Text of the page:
Lighting circuit for RC baitboat

Discussion in 'The Projects Forum' started by Paul_Over, Dec 14, 2011.

  1. Paul_Over

    Thread Starter New Member

    Dec 14, 2011
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    If possible, I would like some help with designing an LED lighting circuit for a remote controlled baitboat that I am in the process of building.

    The boat is powered by a 12V lead acid battery, and it already has night time illumination lighting - this is controlled by a latching power switch, that feeds 5 LED's.

    The boat has 2 hoppers/bait droppers that are individualy controlled by the forward and reverse actions of a single servo, which is activated by the center/left and center/right actions of one of the transmitter's sticks.

    What I would like to achieve is that when each of the hoppers is activated/opened, it not only opens the hopper, but also flashes the boat's lighting circuit a number of times, before the lighting circuit itself reverts back to it's original position, which would be either permantently on or off, dependant on the current position of the latching switch that is already fitted to the existing lighting circuit.

    I was thinking that it is likely that I would need to break into the servo's circuit with a Y-splitter, and use either another latching or momentary type switch to activate the required secondary circuit, but please bear in mind that I am a complete novice where electronics are concerned.

    There are a few baitboats on the market that already do what I am trying to achieve, and someone has mentioned that flashing the LED's would be done with a 555/556 chip, and the switching over could be achieved by a solid state relay or another 555 chip, but like I said, although I am a very capable solderer, the circuit design itself is well beyond my capabilities at the present time.

    Please also bear in mind that a low power consumption is imperitave for this circuit - any help would be greatly appreciated.
     
  2. thatoneguy

    AAC Fanatic!

    Feb 19, 2009
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    Do you want confirmation that the servo moved, or confirmation that the hopper door opened?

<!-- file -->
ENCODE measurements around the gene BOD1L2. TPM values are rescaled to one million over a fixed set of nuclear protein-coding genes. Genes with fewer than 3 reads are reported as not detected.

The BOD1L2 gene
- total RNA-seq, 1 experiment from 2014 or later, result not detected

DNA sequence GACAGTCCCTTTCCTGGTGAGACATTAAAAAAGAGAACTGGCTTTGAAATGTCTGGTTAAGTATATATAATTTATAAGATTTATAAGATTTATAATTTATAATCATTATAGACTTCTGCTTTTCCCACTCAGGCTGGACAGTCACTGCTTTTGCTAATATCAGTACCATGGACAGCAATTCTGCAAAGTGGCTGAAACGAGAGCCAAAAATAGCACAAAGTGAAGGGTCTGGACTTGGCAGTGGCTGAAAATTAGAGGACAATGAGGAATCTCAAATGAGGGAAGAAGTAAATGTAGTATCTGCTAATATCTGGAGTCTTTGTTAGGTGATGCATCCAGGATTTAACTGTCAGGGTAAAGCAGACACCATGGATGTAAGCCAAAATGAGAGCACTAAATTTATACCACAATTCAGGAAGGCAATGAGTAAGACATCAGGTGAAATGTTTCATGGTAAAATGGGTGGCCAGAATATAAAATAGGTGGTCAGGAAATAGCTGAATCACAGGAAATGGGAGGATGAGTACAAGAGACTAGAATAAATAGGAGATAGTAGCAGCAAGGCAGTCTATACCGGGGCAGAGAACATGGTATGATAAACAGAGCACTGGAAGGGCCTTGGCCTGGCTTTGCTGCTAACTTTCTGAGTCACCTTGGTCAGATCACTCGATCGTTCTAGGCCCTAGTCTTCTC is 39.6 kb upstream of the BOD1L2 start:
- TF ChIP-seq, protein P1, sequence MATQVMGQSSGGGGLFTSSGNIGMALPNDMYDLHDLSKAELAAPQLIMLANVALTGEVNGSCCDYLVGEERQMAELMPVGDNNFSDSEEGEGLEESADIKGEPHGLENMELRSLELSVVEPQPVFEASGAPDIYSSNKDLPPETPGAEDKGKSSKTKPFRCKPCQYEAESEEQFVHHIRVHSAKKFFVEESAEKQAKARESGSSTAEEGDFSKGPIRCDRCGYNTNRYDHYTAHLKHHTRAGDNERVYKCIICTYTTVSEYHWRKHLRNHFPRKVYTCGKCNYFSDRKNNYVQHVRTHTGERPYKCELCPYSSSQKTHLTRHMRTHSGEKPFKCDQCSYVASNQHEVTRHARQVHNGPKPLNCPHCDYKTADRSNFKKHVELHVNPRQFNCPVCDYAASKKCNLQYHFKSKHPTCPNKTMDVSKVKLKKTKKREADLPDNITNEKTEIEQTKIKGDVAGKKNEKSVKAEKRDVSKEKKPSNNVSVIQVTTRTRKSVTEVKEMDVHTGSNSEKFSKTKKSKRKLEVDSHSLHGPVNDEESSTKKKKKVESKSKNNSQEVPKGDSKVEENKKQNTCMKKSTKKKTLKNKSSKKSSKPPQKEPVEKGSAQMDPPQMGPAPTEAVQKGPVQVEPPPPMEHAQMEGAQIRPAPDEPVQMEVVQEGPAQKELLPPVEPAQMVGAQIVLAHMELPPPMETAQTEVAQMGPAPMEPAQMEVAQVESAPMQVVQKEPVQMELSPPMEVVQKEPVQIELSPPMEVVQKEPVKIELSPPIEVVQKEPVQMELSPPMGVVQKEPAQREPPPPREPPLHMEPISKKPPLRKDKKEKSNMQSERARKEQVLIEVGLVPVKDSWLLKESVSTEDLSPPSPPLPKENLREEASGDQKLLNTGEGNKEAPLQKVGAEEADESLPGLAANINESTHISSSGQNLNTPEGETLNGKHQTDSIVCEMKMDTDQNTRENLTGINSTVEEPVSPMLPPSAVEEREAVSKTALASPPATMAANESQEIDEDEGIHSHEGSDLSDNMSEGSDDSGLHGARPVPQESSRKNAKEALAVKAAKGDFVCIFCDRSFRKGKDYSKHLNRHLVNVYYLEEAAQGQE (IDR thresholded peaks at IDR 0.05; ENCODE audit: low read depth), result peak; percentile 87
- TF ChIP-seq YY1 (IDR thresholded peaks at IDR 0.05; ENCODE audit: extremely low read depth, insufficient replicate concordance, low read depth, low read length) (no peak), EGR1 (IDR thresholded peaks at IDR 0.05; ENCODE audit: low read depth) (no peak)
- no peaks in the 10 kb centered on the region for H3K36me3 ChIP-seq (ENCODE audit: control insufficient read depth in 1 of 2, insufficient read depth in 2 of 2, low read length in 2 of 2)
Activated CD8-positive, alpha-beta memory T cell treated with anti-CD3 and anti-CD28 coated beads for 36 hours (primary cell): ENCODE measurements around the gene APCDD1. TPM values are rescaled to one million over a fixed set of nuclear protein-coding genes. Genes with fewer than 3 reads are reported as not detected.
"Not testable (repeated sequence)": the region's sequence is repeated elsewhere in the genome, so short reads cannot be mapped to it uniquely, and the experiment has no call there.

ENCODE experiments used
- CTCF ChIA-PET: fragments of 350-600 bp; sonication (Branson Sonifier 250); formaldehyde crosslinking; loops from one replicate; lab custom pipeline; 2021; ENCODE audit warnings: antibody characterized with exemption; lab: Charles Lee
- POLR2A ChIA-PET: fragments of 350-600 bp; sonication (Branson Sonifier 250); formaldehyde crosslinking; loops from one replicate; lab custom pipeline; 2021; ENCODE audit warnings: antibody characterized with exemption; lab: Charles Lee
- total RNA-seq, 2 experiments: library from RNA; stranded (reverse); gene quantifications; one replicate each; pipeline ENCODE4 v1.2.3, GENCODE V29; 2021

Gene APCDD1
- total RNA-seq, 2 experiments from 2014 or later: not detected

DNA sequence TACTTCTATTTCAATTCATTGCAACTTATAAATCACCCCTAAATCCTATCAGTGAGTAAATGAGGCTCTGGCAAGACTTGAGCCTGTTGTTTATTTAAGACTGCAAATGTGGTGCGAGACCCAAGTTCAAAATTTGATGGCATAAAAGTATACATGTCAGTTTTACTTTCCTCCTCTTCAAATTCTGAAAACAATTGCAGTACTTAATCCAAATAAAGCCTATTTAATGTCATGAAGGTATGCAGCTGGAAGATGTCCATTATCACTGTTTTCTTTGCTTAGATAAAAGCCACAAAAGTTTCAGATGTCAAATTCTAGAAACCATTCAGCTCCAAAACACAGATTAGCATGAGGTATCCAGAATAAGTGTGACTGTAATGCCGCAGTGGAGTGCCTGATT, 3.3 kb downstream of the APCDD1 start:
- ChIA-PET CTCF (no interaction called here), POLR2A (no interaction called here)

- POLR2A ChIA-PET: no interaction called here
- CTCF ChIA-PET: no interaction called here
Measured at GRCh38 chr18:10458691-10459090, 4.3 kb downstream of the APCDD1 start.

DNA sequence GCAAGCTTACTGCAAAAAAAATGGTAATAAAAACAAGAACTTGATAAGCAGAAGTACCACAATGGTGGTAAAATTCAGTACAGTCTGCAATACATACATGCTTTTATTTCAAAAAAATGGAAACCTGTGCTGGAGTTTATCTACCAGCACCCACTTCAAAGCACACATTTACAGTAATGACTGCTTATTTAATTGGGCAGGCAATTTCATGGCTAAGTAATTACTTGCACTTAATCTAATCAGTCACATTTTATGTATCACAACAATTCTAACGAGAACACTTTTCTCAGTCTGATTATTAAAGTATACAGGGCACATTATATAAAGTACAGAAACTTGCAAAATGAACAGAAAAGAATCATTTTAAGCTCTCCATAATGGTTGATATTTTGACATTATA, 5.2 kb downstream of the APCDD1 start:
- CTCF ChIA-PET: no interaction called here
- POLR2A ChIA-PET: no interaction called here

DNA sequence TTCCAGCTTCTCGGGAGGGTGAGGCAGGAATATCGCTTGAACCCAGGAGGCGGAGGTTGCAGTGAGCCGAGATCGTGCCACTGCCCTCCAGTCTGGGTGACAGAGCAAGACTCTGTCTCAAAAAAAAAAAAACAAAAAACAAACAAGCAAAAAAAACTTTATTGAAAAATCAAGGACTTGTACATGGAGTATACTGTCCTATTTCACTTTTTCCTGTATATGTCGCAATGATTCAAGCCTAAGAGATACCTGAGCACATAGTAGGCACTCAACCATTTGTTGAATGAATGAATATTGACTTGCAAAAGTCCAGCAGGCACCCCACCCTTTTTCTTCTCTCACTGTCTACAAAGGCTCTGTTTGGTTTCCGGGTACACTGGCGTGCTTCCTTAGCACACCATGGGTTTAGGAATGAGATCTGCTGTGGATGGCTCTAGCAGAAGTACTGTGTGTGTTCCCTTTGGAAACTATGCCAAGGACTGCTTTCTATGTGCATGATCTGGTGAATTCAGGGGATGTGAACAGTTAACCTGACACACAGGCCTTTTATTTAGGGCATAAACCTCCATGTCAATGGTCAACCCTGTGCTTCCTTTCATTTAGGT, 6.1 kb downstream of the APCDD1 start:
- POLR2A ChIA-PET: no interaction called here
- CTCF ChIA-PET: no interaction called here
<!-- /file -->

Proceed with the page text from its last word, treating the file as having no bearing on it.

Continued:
Two different designs.

    Can you provide a photo of your unit from a few angles? Overall, and especially the moving parts. 3200x2500 resolution, then download irfanview (free image program), open picture in irfanview, pick "Save For Web", then "Max size" of 200kB, and you can attache the pictures to your post without needing an image hosting service.
     
  3. Paul_Over

    Thread Starter New Member

    Dec 14, 2011
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    Hi, thatoneguy.

    Being that the hopper doors are opened by a latch that is pulled by the servo and the doors themselves rely upon gravity to open, confirmation of when the servo is activated or the hopper doors opening is kind of the same thing, although I am trying to steer clear of mechanical devices/micro switches, so I would have to say that the objective is to confirm the servo's actuation by temporarily flashing the boat's illumination lighting serveral times.

    You are right - a picture can say a lot more than a gazillion words, so I have included a few.

    Thank you for your interest.
     
  4. thatoneguy

    AAC Fanatic!

    Feb 19, 2009
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    How much clearance is there between the Futaba servo horn, and the cover that goes over it?

    Some sort of mechanical switch would be needed to confirm the servo moved.

    A microcontroller could be used to confirm the signal was received, but that may not mean that bait was dropped, and would be much more complicated.
     
  5. thatoneguy

    AAC Fanatic!

    Feb 19, 2009
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    For lighting ideas, check out Bill_Mardsen's blog on LEDs, lights, flashers and chasers.

    555 timers, LED Flashes, etc.

    Leave some Running LEDs out of the "dump alert" circuit so you can still see it if the circuit fails, or have an extra set of LEDs higher up in the air flash when dumped.


    It would be a matter of having the switch be closed temporarily while the servo horn passes it, which would trigger one of the circuits above.


    Trying to sense the servo signal line is complex, and would need a microcontroller.
     
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  6. Paul_Over

    Thread Starter New Member

    Dec 14, 2011
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    The boat's on/off power switch and charging socket is fitted directly above the servo, leaving minimal clearance when the deck is fitted - around 6-8mm.

    Also, the access to this area of the boat is very limited when the deck is fitted/bonded together, which is partially why I was trying to steer clear of micro switches, and in preference, was hoping to use the signals sent to the servo by way of an additional momentary/latching switch that would be activated by the transmitter's same stick as the hoppers for control. This circuit/PCB could be fitted to the same area of the boat as where the receiver and ESP's are situated, which is fairly easy to access for maintenance.

    Although it cannot be seen, because it is still on my breadboard, but has been tried and tested; this is how the existing lighting circuit is switched on and off - by way of a latching switch from the transmitter's other stick.
     
  7. thatoneguy

    AAC Fanatic!

    Feb 19, 2009